In the News
Sunflower Therapeutics, a public benefit corporation focused on transforming access to biologics medicines for patients worldwide, has delivered its first system for biomanufacturing, the Daisy Petal™ fermentation system.
Roivant Social Ventures (RSV), a not-for-profit social impact organization launched out of Roivant Sciences, today unveiled its executive team and announced its inaugural partnership with Sunflower Therapeutics, a biopharmaceutical company developing simplified manufacturing methods for therapeutic proteins.
Sunflower Therapeutics, a public benefit corporation focused on improving access to biologic medicines for patients worldwide, announced that it was granted a second phase of funding to support an existing award made by the Bill & Melinda Gates Foundation to further the foundation’s charitable purpose of improving global health. This award will support the development of a laboratory-scale, deployable manufacturing system and will culminate in the demonstrated production of a protein subunit for a COVID-19 vaccine candidate later this year.
Sunflower Therapeutics, a public benefit corporation focused on efficient manufacturing for proteins, announced that it has donated $25,000 of its profits earned in 2020 to four non-profit organizations focused on serving the global poor.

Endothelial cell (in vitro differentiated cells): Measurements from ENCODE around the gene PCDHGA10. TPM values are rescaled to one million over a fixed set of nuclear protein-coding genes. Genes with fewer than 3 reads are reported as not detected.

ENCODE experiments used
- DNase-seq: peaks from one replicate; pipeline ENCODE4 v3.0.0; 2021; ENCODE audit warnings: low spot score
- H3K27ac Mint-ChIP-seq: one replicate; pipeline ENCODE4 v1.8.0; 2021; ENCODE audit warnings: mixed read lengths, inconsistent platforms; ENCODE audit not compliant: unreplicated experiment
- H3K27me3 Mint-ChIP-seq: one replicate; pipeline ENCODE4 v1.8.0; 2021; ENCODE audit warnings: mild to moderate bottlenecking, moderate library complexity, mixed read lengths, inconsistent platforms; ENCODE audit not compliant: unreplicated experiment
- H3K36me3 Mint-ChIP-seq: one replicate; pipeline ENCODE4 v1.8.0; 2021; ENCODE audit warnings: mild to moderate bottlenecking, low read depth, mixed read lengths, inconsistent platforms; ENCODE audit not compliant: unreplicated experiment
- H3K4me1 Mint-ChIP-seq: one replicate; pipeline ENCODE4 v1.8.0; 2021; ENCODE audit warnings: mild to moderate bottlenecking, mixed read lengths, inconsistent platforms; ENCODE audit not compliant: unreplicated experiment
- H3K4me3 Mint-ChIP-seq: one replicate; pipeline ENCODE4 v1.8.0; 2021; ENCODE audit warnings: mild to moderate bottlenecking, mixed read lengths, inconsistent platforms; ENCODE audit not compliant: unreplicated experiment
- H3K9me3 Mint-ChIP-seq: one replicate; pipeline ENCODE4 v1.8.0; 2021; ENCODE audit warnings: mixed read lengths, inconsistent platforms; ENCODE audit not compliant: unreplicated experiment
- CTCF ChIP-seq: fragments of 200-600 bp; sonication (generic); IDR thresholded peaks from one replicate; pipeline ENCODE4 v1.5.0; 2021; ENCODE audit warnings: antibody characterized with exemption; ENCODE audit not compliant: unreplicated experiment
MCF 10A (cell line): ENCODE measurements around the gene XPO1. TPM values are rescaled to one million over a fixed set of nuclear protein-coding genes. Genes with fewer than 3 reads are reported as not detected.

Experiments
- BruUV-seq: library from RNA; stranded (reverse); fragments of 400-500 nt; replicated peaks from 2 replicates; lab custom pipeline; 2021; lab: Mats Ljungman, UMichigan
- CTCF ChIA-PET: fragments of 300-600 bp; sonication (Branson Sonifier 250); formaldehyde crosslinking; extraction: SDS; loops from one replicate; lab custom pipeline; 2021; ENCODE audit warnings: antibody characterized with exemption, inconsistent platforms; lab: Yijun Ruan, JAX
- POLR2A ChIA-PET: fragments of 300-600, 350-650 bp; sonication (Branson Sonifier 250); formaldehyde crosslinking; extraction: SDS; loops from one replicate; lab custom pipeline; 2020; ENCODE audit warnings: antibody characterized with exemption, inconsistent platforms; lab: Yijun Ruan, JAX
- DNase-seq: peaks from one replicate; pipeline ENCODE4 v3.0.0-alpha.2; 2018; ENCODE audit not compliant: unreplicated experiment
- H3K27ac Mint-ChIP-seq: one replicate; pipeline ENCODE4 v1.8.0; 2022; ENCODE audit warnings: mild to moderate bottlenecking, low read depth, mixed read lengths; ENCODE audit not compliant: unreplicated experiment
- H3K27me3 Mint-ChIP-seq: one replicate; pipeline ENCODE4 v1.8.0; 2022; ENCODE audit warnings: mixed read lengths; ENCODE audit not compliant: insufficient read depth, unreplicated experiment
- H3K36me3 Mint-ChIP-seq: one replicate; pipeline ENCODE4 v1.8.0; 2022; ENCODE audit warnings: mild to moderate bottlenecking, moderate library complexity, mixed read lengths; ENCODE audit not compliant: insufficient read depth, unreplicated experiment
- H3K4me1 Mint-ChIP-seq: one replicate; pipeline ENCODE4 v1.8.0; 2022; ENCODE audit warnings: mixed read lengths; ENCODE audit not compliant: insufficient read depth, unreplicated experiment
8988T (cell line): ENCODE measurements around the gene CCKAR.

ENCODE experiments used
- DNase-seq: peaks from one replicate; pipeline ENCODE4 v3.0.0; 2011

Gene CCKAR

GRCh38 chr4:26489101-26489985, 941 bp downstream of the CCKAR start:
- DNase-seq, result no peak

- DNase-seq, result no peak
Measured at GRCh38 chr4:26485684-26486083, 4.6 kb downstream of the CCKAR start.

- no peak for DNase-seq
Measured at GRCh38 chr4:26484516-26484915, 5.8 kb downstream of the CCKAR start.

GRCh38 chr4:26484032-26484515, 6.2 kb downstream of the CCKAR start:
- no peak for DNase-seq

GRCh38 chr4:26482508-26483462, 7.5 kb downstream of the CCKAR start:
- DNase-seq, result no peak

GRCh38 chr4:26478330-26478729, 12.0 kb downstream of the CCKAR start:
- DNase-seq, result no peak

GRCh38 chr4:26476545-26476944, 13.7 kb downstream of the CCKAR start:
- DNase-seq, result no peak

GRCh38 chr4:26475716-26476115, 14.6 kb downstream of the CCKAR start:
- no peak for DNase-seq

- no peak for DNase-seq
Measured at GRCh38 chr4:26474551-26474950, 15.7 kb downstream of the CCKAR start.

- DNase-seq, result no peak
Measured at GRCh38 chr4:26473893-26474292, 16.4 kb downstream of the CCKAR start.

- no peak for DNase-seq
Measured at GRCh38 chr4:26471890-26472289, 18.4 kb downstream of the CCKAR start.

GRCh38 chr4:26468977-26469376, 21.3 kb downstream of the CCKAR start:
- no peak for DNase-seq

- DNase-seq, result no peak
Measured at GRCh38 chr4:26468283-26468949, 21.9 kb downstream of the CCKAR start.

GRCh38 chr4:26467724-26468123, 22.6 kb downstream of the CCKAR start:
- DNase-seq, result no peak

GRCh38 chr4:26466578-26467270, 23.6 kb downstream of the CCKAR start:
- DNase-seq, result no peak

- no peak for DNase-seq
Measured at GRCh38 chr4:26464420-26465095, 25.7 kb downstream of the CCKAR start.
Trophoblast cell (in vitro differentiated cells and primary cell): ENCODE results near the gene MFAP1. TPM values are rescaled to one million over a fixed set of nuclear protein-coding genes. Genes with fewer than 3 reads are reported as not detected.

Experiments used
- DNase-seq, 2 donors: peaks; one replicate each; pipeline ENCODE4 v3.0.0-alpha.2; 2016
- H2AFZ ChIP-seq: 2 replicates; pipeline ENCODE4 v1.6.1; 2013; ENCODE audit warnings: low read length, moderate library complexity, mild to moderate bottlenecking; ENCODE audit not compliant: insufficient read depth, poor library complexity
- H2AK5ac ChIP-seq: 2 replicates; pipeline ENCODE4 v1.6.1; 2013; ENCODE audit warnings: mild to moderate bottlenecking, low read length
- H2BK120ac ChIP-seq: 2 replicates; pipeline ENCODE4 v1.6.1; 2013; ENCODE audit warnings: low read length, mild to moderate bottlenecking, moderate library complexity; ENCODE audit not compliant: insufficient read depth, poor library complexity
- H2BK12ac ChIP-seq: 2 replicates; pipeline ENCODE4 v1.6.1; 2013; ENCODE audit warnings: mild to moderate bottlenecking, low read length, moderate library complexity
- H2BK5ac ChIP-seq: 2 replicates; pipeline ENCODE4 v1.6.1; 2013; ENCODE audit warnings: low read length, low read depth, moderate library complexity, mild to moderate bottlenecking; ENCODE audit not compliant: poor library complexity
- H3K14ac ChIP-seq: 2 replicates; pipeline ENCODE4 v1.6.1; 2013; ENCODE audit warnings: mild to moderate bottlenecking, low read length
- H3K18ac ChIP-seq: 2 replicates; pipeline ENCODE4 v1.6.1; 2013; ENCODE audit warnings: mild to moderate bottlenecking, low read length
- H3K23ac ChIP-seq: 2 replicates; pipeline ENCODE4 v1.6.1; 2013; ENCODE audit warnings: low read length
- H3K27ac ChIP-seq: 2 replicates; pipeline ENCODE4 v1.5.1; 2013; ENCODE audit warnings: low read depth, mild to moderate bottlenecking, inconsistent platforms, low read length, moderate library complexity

Sunflower Therapeutics, a public benefit corporation focused on efficient manufacturing for proteins, announced that it has been awarded a $5.7 million extension of an existing contract with the Joint Program Executive Office for Chemical, Biological, Radiological and Nuclear Defense (JPEO-CBRND) for the purpose of developing a Biologics on Demand (BOD) manufacturing prototype for recombinant protein-based medical countermeasures (MCMs).
Today, vaccines and other protein-based biologic drugs are typically made in large, dedicated manufacturing facilities. But that doesn’t always fit the need, and it could one day change. A team of researchers has engineered a miniaturized biopharmaceutical “factory” that could fit on a dining room table and produce hundreds to thousands of doses of a needed treatment in about three days.
Today there’s essentially one model for drug production: make as much as possible. But J. Christopher Love, a professor of chemical engineering at the Massachusetts Institute of Technology, has spent the last five years pursuing a different vision: a desktop drug manufacturing process that would be fast and nimble enough to help combat a small disease outbreak, treat an unusual cancer, or replace a rare enzyme.
An all-in-one bench-top system can churn out hundreds or thousands of doses of a medically useful protein in a few days — and can easily switch to manufacturing other proteins.